The standard menu, which evolves around classic Berlin dishes, is for me clearly the star of the show though. I’m very exited that someone took on the challenge to create modern versions of dishes like Königsberger Klopse, Liver, Mustard Eggs and Bienenstich, dishes that are extremely hard to find in good versions. And boy are they good at La Soup Populaire. The Mustard Eggs for example, the famous Senfeier, a dish which pretty much only can be eaten at University Mensas and Kantinen and which usually consists out of two rock-hard boiled eggs in a horrendous mustard sauce. At La Soup Populaire you can have a light version with a lightly pickled red beet and a perfectly boiled egg with roe. And it’s crazy delicious! And not to forget my favourite, the dish I dream about, a technical masterpiece in making something simple perfect: Königsberger Klopse. The traditional Prussian meatball dish is here served with a superb potato mash, lightly pickled red beet, gravy and Berlin’s fluffiest meatballs. The quality and execution of this dish are both outstanding and at a price of 18€ crazy value for money, a ridiculous price for a Michelin star quality dish. But that’s the thing about La Soup Populaire, Prof. Näder was very clear about what he expected: Fantastic food and service at an affordable price. The result is one of the best value-for-money deals you can get in Berlin right now. Most of the staff, both kitchen and front of the house, were taken directly from two star restaurant Tim Raue and they simply don’t know how to deliver a mediocre dining experience. They only know how to deliver at a top notch level with zero tolerance for mistakes.

This quality thinking also applies to the wine list, it’s pretty much copied from Tim Raue and this means exceptional quality. I strongly recommend the exclusive wines Tim Raue gets from Dreissigacker called “Lotusblüte” and “Kolibri”, especially the first one is very good and priced exceptionally well here at 3.50€ a glass.

The Berlin menu received a lot of attention when Tim Raue served it to Obama during his visit to Germany in the summer of 2013 and I think it’s truly outstanding. The Asian Thai menu, which will be on the menu until the end of the year, is also great but just a bit bleak in comparison. Not because it’s bad, but because it stands out so much due to its flavour profile. It borrows a lot of inspiration from the food served at Tim Raue and the cooks know what they are doing. One fantastic dish I had from this menu was the pork belly, an XL-version of my favourite Tim Raue amuse bouche: Paper thin slivers of chili glazed pork belly with a papaya salad. Amazing (and especially a dream come since I’m always sad when the small portion at Tim Raue is gone). The lobster soup was also very good, but then also a really strong contrast to the German Berlin food and that’s where I started questioning the experience. I mixed dishes from both menus, but that was a mistake, the flavour profiles are just too different. And this leads me to my only negative point about this restaurant, I’m not sure that serving an additional menu makes sense. Sure, it can create diversity for returning customers, but for me the reinvention of classic Berlin and German dishes is so brilliant so successfully executed and especially with so much potential that I’d much rather see more work on that food. I believe that the kind of work that is being done on German classics in this kitchen has the potential to echo across the whole country. It’s a fantastic way of getting in touch with the roots of German cooking and changing the general (non-German) opinion on German food.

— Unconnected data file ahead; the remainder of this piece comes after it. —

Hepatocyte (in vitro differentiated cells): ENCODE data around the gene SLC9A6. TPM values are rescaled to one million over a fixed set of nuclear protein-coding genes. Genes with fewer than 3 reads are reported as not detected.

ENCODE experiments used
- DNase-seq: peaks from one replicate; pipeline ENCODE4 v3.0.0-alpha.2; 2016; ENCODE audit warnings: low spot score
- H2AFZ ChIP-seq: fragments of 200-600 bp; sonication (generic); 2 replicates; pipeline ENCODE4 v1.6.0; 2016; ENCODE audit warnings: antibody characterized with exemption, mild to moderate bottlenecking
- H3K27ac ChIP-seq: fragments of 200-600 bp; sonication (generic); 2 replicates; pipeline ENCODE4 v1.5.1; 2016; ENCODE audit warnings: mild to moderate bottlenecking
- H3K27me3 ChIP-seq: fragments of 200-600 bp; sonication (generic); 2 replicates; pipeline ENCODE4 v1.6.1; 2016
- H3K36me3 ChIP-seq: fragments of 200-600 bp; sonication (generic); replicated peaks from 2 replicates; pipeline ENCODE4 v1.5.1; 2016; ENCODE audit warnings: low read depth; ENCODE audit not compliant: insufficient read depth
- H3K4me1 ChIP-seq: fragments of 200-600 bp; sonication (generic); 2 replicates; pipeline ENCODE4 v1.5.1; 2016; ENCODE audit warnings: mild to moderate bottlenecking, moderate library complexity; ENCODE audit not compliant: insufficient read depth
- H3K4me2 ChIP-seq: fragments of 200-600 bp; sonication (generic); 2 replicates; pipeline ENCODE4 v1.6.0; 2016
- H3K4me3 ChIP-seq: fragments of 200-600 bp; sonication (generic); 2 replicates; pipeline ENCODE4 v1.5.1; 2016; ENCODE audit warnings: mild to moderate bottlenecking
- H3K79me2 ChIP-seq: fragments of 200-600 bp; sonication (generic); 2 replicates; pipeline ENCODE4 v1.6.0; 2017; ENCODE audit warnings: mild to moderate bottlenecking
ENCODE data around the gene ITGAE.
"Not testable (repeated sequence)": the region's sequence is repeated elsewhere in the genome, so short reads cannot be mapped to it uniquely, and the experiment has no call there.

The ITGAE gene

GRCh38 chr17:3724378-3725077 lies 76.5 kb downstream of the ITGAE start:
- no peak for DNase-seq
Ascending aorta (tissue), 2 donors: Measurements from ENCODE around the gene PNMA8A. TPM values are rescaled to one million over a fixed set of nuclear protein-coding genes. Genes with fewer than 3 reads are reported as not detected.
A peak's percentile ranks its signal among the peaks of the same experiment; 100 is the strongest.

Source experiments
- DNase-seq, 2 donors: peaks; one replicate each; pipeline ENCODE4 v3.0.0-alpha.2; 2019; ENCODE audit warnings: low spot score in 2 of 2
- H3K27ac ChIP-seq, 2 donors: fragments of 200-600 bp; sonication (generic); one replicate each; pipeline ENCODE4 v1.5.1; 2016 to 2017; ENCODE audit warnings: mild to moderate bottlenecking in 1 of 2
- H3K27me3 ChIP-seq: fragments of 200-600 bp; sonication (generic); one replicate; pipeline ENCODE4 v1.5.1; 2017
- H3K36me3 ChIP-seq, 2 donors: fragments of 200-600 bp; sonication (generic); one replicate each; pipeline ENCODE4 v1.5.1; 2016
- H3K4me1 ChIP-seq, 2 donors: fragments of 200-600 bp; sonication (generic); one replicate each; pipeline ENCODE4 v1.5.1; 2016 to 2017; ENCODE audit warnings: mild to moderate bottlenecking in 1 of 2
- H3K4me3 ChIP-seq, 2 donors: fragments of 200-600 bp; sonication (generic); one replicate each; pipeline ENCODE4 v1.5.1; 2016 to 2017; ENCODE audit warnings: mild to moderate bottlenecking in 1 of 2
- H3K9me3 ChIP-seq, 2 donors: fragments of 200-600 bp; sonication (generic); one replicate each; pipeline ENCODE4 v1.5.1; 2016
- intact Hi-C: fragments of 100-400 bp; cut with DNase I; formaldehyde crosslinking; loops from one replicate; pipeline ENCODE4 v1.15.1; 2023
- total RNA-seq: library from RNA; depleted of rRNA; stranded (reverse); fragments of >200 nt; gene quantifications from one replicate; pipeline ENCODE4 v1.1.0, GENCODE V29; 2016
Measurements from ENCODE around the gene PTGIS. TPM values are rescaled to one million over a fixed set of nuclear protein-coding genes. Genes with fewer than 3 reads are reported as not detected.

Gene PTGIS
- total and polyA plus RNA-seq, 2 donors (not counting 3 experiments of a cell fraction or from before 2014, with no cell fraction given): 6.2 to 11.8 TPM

La Soupe is one of the most interesting restaurant openings of the year and has the potential to become one of THE culinary destinations of the city. The place has it all, a fantastic location, solid financial support and great minds to execute the concept. Head Chef Michael Jäger is a cool cat and a true professional. What else do you need? La Soupe Populaire is righteously one of the hardest reservations in Berlin and in my opinion the best take on classic, Berlin food you can get in the city.